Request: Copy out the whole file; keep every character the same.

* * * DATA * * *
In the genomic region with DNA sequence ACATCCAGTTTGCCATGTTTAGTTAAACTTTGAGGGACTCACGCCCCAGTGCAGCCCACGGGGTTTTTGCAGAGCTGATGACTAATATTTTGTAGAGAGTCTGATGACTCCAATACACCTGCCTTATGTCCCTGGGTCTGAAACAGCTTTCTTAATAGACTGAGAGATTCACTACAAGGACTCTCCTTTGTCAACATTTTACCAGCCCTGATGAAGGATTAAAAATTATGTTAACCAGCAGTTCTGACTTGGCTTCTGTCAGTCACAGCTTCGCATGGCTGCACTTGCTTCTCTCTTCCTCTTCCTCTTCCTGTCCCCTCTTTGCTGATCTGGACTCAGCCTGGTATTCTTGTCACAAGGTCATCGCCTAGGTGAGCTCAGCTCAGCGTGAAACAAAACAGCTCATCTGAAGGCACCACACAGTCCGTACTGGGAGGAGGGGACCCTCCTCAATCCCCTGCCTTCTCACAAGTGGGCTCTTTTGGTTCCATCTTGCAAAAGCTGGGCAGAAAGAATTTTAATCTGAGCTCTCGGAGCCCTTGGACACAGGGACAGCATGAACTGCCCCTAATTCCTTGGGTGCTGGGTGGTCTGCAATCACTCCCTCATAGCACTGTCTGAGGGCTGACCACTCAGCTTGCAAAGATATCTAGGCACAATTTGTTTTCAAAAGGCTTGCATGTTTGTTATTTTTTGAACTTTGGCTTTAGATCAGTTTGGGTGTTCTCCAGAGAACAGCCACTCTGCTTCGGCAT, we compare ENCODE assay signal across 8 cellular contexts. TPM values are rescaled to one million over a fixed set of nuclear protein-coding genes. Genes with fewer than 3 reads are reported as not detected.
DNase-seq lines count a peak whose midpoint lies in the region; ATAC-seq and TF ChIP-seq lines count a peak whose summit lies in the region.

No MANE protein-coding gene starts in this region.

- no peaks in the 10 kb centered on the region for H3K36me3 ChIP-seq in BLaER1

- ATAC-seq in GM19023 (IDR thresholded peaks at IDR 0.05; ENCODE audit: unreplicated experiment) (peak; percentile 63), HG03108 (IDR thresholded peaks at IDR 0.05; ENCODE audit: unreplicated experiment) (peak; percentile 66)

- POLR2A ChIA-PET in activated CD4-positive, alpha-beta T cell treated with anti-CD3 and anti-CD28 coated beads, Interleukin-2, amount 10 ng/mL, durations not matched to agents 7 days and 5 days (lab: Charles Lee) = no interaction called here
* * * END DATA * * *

In the genomic region with DNA sequence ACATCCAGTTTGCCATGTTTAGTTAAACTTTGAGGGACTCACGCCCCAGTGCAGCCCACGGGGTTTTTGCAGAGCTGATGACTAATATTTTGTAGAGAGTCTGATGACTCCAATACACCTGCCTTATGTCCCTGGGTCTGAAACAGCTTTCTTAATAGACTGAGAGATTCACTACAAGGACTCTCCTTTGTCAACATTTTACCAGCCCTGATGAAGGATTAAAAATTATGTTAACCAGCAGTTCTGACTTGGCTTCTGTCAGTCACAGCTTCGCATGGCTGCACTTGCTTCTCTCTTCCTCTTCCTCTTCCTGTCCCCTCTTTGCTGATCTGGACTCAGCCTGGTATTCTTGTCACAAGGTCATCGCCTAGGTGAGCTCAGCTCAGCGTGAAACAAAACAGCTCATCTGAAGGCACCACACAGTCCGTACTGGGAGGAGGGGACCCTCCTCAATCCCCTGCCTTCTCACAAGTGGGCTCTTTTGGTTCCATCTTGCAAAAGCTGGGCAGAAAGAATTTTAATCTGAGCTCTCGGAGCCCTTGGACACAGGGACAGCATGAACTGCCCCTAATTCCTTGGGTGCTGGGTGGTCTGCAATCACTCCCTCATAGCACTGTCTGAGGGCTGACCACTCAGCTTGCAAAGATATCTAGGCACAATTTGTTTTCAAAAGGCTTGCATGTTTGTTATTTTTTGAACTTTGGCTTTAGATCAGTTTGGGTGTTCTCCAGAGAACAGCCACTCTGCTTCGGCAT, we compare ENCODE assay signal across 8 cellular contexts. TPM values are rescaled to one million over a fixed set of nuclear protein-coding genes. Genes with fewer than 3 reads are reported as not detected.
DNase-seq lines count a peak whose midpoint lies in the region; ATAC-seq and TF ChIP-seq lines count a peak whose summit lies in the region.

No MANE protein-coding gene starts in this region.

- no peaks in the 10 kb centered on the region for H3K36me3 ChIP-seq in BLaER1

- ATAC-seq in GM19023 (IDR thresholded peaks at IDR 0.05; ENCODE audit: unreplicated experiment) (peak; percentile 63), HG03108 (IDR thresholded peaks at IDR 0.05; ENCODE audit: unreplicated experiment) (peak; percentile 66)

- POLR2A ChIA-PET in activated CD4-positive, alpha-beta T cell treated with anti-CD3 and anti-CD28 coated beads, Interleukin-2, amount 10 ng/mL, durations not matched to agents 7 days and 5 days (lab: Charles Lee) = no interaction called here